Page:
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What is Confinement Food?
Confinement food refers to a series of dishes and soups specially planned for postpartum mothers, with two main purposes: helping them recover after childbirth and promoting breast milk production.
Many Asian communities around the world have the practice of serving confinement food to mothers right after they give birth, including Chinese, Indian, Malay, Indonesian, Korean, and Japanese.
Although the concept of having confinement food is not present in Western culture, mothers are generally encouraged to have a well-balanced and nutritious diet during their postpartum stage to facilitate postpartum healing, too.
Asian confinement foods are often prepared using healthier cooking methods like steaming, braising, stewing and stir-frying and served warm to the mothers. Confinement food has a long history in many Asian cultures, and each culture tends to prepare them with certain ingredients that are traditionally believed to be beneficial to new mothers.
For instance, the elderly in the Chinese and Malay communities usually prepare confinement meals using various nourishing herbs for postpartum mothers, and the Indian community usually prepare confinement meals with plenty of garlic and ghee – a type of clarified butter – to help postpartum mothers with recovery.
What Is Chinese Confinement Food?
In Singapore, the custom of having confinement food is most widely practised by the Chinese community. Postpartum mothers are generally encouraged to have confinement food right after giving birth and practice the diet for at least a month, and some mothers also choose to have confinement food for 40 days or up to 100 days to ensure that they get a full and proper recovery.
A traditional Chinese confinement diet is usually planned with different recovery goals for each week. Typically, in the first week, each confinement meal will be prepared with the main focus of helping mothers clear any blood clots in the uterus and replenish blood.
Moving on to the following weeks, the confinement food menu will be planned accordingly to help mothers nourish the blood, replenish and balance “qi”, and promote breast milk production.
All these recovery goals are achieved using a series of traditional Chinese herbs combined with different meat and vegetables based on traditional Chinese medicine principles.
Common Ingredients Used in Chinese Confinement Food
Some Chinese herbs that are commonly used in confinement food include dang shen, gan cao, ginseng, dang gui, red dates, wolfberries and chuan xiong.
On the other hand, in terms of fresh ingredients, traditional Chinese confinement foods are most commonly prepared using pork, chicken, fish and pork innards.
Meanwhile, for vegetables and fruits, as postpartum mothers are weak and their body is believed to be in a “cold” state according to traditional Chinese medicine concept, mothers are advised to avoid certain vegetables that are “cold” in nature, including cucumber, bitter gourd and winter melon, whereas fruits are generally not encouraged, especially fruits with “cold” nature like pear, watermelon, and persimmon.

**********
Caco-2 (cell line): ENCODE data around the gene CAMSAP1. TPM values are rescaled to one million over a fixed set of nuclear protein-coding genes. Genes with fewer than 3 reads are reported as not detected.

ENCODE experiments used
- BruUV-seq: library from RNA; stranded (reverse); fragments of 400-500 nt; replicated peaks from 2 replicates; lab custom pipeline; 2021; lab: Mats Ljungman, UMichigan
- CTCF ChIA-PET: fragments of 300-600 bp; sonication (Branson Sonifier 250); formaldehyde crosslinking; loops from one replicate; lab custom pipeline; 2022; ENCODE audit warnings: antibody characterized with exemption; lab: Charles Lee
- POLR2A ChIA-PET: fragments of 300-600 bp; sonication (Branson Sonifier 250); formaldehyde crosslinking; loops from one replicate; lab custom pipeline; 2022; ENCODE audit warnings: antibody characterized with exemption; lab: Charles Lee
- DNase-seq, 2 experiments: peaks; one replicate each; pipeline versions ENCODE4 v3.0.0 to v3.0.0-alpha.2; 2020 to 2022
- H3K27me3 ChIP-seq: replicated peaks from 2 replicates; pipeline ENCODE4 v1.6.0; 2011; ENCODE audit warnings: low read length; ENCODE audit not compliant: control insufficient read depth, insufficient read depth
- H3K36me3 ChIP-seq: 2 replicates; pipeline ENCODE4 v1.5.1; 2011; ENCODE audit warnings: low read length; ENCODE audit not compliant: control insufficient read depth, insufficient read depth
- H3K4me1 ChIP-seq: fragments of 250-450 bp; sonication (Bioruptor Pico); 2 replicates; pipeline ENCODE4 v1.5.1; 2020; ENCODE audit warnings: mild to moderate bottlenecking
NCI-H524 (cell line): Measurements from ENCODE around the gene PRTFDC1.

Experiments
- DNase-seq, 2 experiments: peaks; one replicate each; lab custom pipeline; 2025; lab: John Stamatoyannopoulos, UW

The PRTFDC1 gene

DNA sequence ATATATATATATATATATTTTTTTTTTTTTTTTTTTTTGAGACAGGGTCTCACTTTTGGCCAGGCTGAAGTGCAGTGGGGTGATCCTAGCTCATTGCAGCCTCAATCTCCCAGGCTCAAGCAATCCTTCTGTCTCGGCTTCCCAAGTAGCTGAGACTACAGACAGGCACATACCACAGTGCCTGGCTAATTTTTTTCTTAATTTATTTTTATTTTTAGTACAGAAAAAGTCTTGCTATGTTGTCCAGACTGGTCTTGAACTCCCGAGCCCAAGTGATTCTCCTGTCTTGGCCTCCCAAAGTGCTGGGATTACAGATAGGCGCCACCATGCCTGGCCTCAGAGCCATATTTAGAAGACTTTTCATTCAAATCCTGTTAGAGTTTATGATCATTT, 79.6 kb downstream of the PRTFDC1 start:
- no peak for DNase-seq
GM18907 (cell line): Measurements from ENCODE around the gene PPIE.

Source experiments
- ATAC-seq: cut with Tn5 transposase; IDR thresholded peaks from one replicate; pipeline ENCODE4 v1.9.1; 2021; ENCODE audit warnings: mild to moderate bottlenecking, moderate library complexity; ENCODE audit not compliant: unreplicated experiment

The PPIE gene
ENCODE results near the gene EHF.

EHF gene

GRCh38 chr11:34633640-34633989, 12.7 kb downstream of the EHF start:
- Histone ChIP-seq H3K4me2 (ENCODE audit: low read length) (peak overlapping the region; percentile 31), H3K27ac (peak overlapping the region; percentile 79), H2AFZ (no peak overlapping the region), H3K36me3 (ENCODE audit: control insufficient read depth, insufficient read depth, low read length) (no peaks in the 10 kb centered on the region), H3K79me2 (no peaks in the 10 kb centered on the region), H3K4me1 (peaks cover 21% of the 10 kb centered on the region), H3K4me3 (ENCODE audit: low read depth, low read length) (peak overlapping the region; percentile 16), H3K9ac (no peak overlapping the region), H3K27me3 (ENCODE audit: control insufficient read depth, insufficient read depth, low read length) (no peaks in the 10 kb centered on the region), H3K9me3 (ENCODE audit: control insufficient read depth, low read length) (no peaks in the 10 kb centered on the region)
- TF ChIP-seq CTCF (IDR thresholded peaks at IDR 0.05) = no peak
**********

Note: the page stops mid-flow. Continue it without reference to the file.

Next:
Chinese Confinement Diet Now and Then
Traditionally, the Chinese confinement diet and Chinese confinement practice as a whole come with various restrictions, where mothers are only allowed to have a limited selection of dishes that are prepared using large amounts of “heaty” ingredients like ginger, herbs and sesame oil to keep the body warm.
While the initial intention of these diet practices comes from a good place, some of them might not be based on scientific facts and may do more harm than good to the mother’s health when done excessively.
For instance, having the same food consecutively over a month may cause a lack of balance in a mother’s diet and aggravate postpartum symptoms like postpartum constipation. Not to mention, having the same food repeatedly may become boring and affect a mother’s appetite, resulting in lesser nutrient intake and, eventually, slower postpartum recovery and lower milk supply.
That said, over the years, Chinese confinement diet practices in Singapore and around the world have evolved to suit the needs and preferences of younger generations. Families, medical institutions, and confinement care service providers have incorporated modern medical science and nutrition knowledge into the confinement meal planning process to help mothers get balanced nutrition for proper recovery and breastfeeding, all while preserving tradition.
Most Popular Traditional Chinese Confinement Food
In terms of flavour, traditional Chinese confinement foods are usually on the savoury side, and they are often prepared using a wide variety of staple ingredients, including Chinese herbs, red dates, ginger, sesame oil, and rice wine.
Here are some of the most popular traditional Chinese confinement foods in Singapore – most are so delicious that even people who are not in confinement love having them, regardless of gender and age!
Pork Trotter Vinegar
Most people would agree that a traditional Chinese confinement diet experience wouldn’t be complete without having pork trotter vinegar. This popular confinement food can help mothers replenish “qi” and blood, expel “wind” and cold, help remove lochia, and promote blood circulation. Most importantly, it contains collagen that helps in strengthening joints and ligaments too.